I am trying to learn how to build RNN for Speech Recognition using TensorFlow. As a start, I wanted to try out some example models put up on TensorFlow page TF-RNN

As per what was advised, I had taken some time to understand how word IDs are embedded into a dense representation (Vector Representation) by working through the basic version of word2vec model code. I had an understanding of what tf.nn.embedding_lookup actually does, until I actually encountered the same function being used with two dimensional array in TF-RNN ptb_word_lm.py, when it did not make sense any more.

what I though tf.nn.embedding_lookup does:

Given a 2-d array params, and a 1-d array ids, function tf.nn.embedding_lookup fetches rows from params, corresponding to the indices given in ids, which holds with the dimension of output it is returning.

What I am confused about:

When tried with same params, and 2-d array ids, tf.nn.embedding_lookup returns 3-d array, instead of 2-d which I do not understand why.

I looked up the manual for Embedding Lookup, but I still find it difficult to understand how the partitioning works, and the result that is returned. I recently tried some simple example with tf.nn.embedding_lookup and it appears that it returns different values each time. Is this behaviour due to the randomness involved in partitioning ?

Please help me understand how tf.nn.embedding_lookup works, and why is used in both word2vec_basic.py, and ptb_word_lm.py i.e., what is the purpose of even using them ?


There is already an answer on what does tf.nn.embedding_lookup here.

When tried with same params, and 2-d array ids, tf.nn.embedding_lookup returns 3-d array, instead of 2-d which I do not understand why.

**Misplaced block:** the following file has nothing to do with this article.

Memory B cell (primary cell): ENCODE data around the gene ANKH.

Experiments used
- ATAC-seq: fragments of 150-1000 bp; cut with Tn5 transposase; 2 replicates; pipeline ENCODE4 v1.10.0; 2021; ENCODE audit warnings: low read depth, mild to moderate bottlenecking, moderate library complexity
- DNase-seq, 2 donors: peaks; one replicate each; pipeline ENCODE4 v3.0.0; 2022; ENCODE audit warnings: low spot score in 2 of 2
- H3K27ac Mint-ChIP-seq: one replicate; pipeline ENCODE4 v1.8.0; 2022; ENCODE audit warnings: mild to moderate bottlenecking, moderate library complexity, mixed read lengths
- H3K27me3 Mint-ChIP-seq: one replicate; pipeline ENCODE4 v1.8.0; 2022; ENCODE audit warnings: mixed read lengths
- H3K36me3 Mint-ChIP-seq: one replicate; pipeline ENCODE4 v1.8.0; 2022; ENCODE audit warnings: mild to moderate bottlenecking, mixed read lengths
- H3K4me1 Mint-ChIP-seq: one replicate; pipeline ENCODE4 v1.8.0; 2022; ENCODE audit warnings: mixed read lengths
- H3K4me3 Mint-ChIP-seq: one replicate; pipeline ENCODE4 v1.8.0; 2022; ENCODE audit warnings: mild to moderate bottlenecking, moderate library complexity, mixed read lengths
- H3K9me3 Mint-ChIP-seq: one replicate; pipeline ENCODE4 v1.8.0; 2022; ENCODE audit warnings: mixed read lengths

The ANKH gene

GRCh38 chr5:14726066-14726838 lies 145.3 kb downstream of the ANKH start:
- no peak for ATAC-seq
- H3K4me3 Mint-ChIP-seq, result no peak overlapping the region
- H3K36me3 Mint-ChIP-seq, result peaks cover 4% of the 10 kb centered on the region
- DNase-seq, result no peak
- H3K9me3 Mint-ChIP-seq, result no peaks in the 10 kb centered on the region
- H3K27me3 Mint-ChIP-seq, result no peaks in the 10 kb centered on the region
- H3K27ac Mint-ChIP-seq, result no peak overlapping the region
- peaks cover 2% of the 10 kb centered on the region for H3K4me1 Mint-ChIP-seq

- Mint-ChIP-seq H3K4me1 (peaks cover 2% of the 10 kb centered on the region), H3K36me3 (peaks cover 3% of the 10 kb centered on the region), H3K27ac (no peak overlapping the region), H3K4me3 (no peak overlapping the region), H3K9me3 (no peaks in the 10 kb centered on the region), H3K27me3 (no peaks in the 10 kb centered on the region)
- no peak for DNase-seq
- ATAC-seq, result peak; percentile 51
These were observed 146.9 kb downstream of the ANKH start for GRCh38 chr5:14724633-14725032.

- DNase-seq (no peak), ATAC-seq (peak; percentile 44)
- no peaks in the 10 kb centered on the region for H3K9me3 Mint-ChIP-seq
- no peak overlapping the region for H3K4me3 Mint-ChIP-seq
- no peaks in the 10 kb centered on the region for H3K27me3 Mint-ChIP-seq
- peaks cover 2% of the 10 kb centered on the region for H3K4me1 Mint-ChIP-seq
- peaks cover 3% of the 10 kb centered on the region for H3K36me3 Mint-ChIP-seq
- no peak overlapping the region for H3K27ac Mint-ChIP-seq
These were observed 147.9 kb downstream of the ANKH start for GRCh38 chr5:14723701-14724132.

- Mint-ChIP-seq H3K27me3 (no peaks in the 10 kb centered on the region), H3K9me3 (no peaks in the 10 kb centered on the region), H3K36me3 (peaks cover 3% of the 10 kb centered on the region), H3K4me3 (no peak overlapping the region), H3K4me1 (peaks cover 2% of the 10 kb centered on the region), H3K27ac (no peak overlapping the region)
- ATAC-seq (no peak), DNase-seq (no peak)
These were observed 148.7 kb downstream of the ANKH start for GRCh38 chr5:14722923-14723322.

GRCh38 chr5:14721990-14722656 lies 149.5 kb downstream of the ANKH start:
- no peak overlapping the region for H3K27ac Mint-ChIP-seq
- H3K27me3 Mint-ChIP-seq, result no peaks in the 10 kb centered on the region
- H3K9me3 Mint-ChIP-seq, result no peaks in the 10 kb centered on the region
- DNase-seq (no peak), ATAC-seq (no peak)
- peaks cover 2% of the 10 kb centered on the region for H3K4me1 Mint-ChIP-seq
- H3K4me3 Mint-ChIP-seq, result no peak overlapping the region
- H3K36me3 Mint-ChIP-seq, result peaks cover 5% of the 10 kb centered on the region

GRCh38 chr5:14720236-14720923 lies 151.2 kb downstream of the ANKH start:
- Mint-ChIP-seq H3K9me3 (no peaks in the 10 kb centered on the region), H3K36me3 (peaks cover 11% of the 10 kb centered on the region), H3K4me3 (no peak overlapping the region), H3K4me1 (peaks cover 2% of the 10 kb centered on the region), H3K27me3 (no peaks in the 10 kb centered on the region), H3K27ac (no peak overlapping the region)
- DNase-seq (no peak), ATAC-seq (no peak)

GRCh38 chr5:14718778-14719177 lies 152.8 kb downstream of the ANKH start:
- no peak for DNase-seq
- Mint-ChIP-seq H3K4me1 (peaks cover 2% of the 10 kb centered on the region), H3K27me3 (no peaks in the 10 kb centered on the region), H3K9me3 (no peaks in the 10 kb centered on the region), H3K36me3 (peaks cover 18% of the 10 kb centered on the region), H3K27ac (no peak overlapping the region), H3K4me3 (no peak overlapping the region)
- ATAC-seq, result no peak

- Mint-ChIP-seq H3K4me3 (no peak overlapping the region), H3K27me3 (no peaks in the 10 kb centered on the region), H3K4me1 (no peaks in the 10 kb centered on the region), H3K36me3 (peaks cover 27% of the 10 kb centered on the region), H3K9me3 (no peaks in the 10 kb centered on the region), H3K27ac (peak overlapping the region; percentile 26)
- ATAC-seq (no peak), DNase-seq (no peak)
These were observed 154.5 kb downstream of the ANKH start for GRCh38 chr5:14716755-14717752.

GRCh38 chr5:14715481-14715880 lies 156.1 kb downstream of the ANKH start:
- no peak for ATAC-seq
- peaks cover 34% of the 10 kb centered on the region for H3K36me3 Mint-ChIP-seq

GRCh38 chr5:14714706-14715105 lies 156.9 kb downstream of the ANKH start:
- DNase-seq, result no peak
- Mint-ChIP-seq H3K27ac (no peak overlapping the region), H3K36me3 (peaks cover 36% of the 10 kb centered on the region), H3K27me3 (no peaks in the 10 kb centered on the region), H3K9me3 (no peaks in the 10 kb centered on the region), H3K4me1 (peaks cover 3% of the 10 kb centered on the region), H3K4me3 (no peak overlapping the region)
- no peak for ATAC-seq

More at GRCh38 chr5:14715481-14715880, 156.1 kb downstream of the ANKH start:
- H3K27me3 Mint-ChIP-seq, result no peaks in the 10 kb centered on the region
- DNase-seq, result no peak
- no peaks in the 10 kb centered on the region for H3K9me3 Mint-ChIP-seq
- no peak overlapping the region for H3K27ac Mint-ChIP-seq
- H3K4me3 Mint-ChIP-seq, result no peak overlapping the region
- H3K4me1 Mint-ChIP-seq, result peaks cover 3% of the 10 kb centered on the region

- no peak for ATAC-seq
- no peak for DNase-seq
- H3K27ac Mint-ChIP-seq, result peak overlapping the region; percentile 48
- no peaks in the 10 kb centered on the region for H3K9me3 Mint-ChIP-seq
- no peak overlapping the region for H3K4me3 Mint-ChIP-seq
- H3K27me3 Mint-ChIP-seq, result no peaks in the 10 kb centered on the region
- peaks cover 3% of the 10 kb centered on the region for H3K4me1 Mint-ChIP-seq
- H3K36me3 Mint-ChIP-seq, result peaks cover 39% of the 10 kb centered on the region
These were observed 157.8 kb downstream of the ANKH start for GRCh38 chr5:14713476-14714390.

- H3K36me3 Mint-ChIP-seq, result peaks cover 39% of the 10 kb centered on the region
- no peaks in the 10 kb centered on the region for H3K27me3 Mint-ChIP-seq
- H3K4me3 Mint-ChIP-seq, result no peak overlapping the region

When you had a 1-D list of ids [0, 1], the function would return a list of embeddings [embedding_0, embedding_1] where embedding_0 is an array of shape embedding_size. For instance the list of ids could be a batch of words.

Now, you have a matrix of ids, or a list of list of ids. For instance, you now have a batch of sentences, i.e. a batch of list of words, i.e. a list of list of words.

If your list of sentences is: [[0, 1], [0, 3]] (sentence 1 is [0, 1], sentence 2 is [0, 3]), the function will compute a matrix of embeddings, which will be of shape [2, 2, embedding_size]and will look like:

[[embedding_0, embedding_1],
 [embedding_0, embedding_3]]

Concerning the partition_strategy argument, you don't have to bother about it. Basically, it allows you to give a list of embedding matrices as params instead of 1 matrix, if you have limitations in computation.

So, you could split your embedding matrix of shape [1000, embedding_size] in ten matrices of shape [100, embedding_size] and pass this list of Variables as params. The argument partition_strategy handles the distribution of the vocabulary (the 1000 words) among the 10 matrices.

  • Where does tf learn the embedding? Is that done in this function too? – vgoklani Jan 17 '17 at 9:02
  • 2
    All the embeddings are stored in the embedding matrix ˋparamsˋ, which are learned by gradient descent. With the embedding lookup, only a small portion of the embeddings are updated each time (only the words in the sentences in the batch). – Olivier Moindrot Jan 17 '17 at 17:22
  • So this function is only for making it's inner processes easy ? – Shamane Siriwardhana Apr 9 '17 at 12:36

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